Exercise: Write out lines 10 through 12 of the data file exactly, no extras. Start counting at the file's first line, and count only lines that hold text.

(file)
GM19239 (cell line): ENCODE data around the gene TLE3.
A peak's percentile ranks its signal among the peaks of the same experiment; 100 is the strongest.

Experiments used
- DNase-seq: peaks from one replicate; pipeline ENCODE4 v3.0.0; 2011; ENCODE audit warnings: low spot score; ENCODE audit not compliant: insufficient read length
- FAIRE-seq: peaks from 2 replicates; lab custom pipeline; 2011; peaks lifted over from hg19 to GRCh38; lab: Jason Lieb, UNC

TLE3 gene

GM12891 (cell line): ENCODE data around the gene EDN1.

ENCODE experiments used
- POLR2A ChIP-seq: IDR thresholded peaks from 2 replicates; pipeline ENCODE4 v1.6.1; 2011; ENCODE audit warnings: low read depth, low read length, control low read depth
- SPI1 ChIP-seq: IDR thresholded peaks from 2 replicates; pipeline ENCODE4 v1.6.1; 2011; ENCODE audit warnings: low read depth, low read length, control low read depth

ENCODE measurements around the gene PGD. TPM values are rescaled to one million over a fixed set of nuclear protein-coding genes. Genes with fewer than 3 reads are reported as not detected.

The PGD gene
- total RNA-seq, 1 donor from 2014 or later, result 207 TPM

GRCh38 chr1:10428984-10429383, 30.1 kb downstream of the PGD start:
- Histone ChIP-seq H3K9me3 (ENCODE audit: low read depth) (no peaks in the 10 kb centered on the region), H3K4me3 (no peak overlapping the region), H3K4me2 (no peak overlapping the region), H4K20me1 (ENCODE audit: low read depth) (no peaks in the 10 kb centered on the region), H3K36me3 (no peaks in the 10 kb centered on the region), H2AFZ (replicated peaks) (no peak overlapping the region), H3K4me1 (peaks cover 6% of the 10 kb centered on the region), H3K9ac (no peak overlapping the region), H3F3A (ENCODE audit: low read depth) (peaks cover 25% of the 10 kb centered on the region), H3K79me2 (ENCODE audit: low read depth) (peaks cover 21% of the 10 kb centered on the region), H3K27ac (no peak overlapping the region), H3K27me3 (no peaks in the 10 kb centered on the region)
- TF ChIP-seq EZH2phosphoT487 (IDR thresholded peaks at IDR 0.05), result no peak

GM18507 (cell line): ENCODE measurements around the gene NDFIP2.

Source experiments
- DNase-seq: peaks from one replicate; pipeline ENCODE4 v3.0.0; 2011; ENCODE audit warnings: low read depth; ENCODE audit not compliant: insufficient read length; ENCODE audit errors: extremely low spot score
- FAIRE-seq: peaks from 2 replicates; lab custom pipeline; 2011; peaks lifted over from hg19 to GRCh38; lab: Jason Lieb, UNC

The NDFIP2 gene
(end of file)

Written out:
- SPI1 ChIP-seq: IDR thresholded peaks from 2 replicates; pipeline ENCODE4 v1.6.1; 2011; ENCODE audit warnings: low read depth, low read length, control low read depth

ENCODE measurements around the gene PGD. TPM values are rescaled to one million over a fixed set of nuclear protein-coding genes. Genes with fewer than 3 reads are reported as not detected.

The PGD gene